Pseudoguttata in uveitis: a new diagnostic criterion?
Doran Spencer MD, PhD
Shiley Eye Institute, Department of Ophthalmology, University of California, San Diego
Purpose: To present corneal endothelial pseudoguttata as a novel physical finding that is present universally in uveitis involving anterior chamber inflammation. Furthermore, to demonstrate the quantitative relationship between pseudoguttata, anterior chamber cell and flare.
Methods: Patients with uveitis involving anterior chamber inflammation underwent a complete ophthalmologic examination. Slit lamp photos were obtained during the active and convalescent stages of both eyes, as well as specular microscopy, quantitative assessment of anterior chamber cell via OCT, and flaremeter measurements.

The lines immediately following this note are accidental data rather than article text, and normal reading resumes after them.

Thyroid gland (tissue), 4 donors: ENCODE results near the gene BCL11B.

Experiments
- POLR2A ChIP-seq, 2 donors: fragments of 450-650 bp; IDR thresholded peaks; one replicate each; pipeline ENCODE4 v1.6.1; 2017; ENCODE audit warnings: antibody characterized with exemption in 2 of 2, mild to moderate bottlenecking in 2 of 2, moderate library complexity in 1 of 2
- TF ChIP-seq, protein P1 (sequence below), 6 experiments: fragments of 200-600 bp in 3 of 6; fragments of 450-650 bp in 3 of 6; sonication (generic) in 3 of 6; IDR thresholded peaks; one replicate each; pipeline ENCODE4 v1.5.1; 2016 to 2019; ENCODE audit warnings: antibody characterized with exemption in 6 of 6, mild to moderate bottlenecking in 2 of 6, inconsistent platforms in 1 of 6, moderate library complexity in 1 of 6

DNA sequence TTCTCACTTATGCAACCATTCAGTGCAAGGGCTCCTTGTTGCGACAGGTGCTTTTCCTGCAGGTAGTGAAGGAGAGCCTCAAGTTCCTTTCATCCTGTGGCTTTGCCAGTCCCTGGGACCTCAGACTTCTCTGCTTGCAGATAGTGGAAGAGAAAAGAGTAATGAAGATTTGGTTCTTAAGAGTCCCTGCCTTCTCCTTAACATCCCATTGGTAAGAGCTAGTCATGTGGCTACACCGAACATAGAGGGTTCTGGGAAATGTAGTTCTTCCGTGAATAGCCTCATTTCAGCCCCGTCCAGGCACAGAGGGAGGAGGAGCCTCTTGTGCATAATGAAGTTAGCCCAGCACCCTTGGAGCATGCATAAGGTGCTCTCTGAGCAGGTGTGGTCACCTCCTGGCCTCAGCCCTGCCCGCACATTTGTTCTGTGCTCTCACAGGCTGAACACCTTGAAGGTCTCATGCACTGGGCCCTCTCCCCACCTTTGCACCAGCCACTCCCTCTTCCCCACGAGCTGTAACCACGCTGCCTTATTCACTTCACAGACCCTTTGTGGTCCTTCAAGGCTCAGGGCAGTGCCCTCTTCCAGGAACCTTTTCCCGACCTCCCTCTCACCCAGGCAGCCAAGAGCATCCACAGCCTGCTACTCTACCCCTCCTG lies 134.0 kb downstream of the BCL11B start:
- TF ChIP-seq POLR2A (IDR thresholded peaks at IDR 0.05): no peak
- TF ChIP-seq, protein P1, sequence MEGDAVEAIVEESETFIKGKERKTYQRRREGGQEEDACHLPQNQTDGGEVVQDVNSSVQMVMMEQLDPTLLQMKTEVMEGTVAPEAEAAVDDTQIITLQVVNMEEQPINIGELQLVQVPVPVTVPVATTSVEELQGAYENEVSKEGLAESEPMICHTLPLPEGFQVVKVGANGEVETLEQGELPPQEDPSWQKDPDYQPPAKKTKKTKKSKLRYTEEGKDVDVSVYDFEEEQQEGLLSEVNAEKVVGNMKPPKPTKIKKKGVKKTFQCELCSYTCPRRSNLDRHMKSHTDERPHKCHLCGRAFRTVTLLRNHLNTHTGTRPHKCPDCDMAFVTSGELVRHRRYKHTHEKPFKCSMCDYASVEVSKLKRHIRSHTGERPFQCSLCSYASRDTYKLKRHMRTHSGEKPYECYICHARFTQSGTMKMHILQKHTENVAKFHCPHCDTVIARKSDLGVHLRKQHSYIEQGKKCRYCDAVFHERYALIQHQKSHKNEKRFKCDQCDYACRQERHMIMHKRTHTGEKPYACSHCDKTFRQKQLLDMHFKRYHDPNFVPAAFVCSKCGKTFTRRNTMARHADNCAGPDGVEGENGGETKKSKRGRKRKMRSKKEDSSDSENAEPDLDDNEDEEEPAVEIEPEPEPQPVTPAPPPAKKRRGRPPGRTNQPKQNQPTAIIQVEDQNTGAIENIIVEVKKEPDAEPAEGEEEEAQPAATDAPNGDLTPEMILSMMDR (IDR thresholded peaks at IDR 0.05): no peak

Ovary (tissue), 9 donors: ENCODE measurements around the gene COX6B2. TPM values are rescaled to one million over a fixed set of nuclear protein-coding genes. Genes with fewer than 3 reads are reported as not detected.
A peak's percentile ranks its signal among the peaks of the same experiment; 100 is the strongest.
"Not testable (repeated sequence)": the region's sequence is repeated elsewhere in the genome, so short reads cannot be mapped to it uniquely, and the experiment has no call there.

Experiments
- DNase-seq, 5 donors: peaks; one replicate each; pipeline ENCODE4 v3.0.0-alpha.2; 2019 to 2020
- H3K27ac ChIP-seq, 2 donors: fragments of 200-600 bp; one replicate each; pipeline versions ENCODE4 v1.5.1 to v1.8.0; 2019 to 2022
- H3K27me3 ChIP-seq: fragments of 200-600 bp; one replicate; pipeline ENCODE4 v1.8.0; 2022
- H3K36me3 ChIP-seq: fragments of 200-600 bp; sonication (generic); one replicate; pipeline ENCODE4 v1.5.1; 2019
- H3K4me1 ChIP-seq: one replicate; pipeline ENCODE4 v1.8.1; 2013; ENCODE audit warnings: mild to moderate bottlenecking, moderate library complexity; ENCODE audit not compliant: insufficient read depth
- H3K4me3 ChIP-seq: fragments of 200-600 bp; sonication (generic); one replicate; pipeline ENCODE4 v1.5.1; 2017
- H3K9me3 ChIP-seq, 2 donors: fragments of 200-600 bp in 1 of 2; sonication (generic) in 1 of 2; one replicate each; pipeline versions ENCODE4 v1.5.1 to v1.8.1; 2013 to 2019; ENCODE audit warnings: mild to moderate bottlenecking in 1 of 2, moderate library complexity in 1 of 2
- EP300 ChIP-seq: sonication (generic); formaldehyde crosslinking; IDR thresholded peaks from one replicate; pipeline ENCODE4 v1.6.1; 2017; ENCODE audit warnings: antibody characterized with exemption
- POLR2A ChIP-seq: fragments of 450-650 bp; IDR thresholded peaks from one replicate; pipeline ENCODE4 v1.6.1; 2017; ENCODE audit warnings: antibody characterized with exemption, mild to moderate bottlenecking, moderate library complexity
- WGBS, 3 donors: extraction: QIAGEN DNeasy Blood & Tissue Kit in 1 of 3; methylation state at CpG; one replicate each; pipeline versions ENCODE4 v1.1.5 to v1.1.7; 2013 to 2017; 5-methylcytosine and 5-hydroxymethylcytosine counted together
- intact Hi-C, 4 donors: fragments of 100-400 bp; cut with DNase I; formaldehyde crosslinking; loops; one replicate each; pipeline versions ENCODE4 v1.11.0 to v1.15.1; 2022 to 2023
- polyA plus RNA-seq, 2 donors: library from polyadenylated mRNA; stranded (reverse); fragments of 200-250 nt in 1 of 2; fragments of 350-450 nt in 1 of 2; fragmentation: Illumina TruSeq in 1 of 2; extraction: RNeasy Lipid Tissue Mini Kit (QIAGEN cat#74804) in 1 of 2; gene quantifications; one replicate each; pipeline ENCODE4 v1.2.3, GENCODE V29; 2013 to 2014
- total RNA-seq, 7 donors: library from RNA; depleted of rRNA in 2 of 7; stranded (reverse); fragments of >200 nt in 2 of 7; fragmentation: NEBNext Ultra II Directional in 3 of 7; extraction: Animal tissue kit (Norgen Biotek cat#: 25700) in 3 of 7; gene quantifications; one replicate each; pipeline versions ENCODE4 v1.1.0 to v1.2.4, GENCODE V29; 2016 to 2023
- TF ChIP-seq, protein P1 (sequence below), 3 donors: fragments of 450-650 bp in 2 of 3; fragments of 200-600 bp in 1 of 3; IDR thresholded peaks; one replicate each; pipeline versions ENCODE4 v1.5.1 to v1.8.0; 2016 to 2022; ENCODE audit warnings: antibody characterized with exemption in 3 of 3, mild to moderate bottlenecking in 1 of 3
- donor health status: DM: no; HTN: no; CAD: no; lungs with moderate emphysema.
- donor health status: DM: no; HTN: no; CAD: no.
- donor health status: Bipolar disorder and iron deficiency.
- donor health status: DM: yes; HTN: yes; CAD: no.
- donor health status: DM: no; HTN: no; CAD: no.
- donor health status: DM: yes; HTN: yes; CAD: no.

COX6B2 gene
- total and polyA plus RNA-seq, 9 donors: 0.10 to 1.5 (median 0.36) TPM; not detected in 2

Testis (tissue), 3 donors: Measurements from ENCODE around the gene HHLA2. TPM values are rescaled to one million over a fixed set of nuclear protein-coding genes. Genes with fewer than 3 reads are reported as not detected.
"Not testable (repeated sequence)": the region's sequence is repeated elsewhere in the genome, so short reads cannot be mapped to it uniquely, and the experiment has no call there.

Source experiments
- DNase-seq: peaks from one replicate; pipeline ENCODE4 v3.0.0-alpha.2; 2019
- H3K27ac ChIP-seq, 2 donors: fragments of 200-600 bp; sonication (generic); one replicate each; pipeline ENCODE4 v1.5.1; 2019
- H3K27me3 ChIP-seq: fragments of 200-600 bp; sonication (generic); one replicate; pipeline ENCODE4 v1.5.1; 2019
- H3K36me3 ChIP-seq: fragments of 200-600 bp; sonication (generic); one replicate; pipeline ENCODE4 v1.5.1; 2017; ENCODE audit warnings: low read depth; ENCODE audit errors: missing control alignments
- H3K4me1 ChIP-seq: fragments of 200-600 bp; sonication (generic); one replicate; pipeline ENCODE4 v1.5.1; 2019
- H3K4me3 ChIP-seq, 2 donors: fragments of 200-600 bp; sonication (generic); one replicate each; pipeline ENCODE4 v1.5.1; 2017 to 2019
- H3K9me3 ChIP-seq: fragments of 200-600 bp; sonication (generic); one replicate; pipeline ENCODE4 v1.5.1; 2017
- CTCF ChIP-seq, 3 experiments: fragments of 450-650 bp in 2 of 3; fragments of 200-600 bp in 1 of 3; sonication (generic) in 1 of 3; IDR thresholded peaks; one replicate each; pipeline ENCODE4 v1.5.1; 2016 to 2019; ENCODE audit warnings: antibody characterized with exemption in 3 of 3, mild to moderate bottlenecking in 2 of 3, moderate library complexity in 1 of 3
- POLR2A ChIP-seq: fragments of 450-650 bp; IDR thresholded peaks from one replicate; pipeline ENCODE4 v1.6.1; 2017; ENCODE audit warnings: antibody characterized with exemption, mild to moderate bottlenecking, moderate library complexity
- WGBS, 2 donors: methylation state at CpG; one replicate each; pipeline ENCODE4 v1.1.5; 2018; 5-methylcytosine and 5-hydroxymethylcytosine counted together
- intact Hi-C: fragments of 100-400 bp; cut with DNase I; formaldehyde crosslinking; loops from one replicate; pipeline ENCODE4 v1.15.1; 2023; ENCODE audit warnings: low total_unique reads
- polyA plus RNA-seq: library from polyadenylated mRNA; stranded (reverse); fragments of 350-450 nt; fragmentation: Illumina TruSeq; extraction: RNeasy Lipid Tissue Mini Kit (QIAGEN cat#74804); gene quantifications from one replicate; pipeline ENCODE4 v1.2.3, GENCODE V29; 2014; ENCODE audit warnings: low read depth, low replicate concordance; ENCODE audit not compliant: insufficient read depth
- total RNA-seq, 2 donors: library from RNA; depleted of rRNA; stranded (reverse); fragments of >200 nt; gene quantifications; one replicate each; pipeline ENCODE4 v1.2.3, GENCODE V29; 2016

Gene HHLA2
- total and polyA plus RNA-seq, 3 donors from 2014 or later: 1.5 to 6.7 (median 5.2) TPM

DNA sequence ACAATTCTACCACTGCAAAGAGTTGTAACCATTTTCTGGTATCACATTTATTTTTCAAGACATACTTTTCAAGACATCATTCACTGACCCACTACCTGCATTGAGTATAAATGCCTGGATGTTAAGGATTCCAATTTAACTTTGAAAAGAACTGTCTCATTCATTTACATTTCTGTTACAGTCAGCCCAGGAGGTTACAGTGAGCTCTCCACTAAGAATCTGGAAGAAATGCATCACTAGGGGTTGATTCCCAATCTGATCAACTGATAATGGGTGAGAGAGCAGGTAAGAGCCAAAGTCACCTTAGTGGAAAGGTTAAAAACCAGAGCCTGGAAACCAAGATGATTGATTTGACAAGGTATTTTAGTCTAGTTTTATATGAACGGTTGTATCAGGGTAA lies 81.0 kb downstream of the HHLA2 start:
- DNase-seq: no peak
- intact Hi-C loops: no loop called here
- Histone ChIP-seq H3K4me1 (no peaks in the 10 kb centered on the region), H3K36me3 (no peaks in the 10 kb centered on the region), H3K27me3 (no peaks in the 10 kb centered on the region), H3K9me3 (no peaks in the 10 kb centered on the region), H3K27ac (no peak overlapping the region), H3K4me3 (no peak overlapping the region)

Results: Twelve uveitis patients were assessed via slit lamp exam, specular microscopy and flaremeter measurements, and ten separate uveitis patients had anterior chamber cell measurements via OCT instead of flaremeter measurements. Pseudoguttata as measured by specular microscopy were visible at all pathologic levels of flaremeter measurements and anterior chamber cell. Pseudoguttata were noted to be present at the highest levels at increased flaremeter measurements although they were maximally present at 2+ anterior chamber cell findings. Pseudoguttata were noted to resolve after treatment.
Conclusions: Pseudoguttata represent a reliable, readily discernible and overlooked physical finding that are reproducibly present in the setting of uveitis involving active anterior chamber inflammation of greater than 50 different etiologies. This finding shoud be considered as a novel SUN criterion.